Target Firm

What is a ‘Target Firm’

A target firm is a company which is the subject of a merger or acquisition attempt. A takeover attempt can take on many different flavors, depending on the attitude of the target firm toward the acquirer. If management and shareholders are in favor of the transaction, then a friendly and orderly transaction can take place. When there is opposition to the transaction, the target firm may attempt a variety of hostile actions hoping to thwart the takeover attempt.

Explaining ‘Target Firm’

Target firms are often acquired at a price in excess of their fair market value. This is rational when the acquiring firm perceives an additional strategic value to the acquisition, such as greater economies of scale. These economies do not always materialize however, since there can be additional hidden costs associated with the integration of two firms.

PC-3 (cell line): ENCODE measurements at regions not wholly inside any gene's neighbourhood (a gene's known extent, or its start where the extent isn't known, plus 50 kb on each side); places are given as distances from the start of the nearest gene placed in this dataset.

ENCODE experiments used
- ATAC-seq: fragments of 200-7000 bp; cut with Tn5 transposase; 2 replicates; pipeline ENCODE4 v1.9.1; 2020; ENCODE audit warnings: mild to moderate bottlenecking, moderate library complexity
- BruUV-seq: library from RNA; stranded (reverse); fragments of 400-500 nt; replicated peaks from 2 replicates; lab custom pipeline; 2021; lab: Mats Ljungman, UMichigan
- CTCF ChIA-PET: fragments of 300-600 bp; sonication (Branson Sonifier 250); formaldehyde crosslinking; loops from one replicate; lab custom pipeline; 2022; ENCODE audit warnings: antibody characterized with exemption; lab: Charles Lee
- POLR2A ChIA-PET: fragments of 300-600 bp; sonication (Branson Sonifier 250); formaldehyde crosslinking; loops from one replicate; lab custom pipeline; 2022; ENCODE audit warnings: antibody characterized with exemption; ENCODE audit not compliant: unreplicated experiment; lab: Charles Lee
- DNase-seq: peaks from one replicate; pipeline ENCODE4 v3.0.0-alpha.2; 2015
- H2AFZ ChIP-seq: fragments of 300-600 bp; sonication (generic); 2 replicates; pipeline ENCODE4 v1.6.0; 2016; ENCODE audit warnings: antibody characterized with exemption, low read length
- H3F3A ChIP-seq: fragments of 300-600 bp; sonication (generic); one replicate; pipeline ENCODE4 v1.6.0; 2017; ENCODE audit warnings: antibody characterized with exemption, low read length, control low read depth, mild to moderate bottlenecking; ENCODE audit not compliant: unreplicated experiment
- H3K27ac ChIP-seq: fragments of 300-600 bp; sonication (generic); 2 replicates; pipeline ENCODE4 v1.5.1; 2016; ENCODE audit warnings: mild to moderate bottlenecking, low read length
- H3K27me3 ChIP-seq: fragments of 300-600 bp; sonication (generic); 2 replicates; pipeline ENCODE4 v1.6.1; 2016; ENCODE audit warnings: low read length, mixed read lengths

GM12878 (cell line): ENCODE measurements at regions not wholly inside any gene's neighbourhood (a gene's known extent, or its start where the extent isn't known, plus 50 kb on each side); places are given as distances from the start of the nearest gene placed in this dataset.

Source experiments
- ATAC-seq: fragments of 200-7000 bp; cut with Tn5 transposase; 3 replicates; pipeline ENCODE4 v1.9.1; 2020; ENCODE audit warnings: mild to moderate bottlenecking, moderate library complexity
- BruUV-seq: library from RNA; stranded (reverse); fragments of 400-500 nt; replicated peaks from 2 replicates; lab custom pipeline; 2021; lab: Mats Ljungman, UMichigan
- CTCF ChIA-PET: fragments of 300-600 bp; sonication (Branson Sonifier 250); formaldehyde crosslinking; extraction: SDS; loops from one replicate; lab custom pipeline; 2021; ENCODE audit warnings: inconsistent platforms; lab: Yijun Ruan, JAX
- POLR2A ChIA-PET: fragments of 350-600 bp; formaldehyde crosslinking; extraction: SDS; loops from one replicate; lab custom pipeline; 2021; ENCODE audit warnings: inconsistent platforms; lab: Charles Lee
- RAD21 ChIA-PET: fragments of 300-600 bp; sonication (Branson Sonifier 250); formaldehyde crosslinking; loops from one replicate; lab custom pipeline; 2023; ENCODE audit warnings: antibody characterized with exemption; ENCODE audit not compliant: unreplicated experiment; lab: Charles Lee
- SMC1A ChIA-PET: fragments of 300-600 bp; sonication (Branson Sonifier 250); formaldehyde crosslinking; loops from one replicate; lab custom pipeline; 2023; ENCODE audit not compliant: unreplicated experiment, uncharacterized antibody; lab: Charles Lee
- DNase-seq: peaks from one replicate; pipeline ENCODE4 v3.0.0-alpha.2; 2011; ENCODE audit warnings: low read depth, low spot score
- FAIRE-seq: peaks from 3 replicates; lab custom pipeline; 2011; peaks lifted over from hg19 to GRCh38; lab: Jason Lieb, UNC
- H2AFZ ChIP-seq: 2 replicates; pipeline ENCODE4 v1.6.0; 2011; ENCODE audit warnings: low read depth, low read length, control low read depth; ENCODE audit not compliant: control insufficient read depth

Further Reading

  • Whistle-blowing: Target firm characteristics and economic consequences – [PDF]
  • Target-firm information asymmetry and acquirer returns – [PDF]
  • Foreign takeover activity in the US and wealth effects for target firm shareholders – [PDF]
  • Antitakeover measures, golden parachutes, and target firm shareholder welfare – [PDF]
  • Top managerial prestige, power and tender offer response: A study of elite social networks and target firm cooperation during takeovers – [PDF]
  • Factors affecting the magnitude of premiums paid to target‐firm shareholders in corporate acquisitions – [PDF]
  • Takeover resistance, information leakage, and target firm value – [PDF]
  • Target firm abnormal returns and trading volume around the initiation of change in control transactions – [PDF]
  • Friends or foes? Target selection decisions of sovereign wealth funds and their consequences – [PDF]
  • Firm financial performance following mergers – [PDF]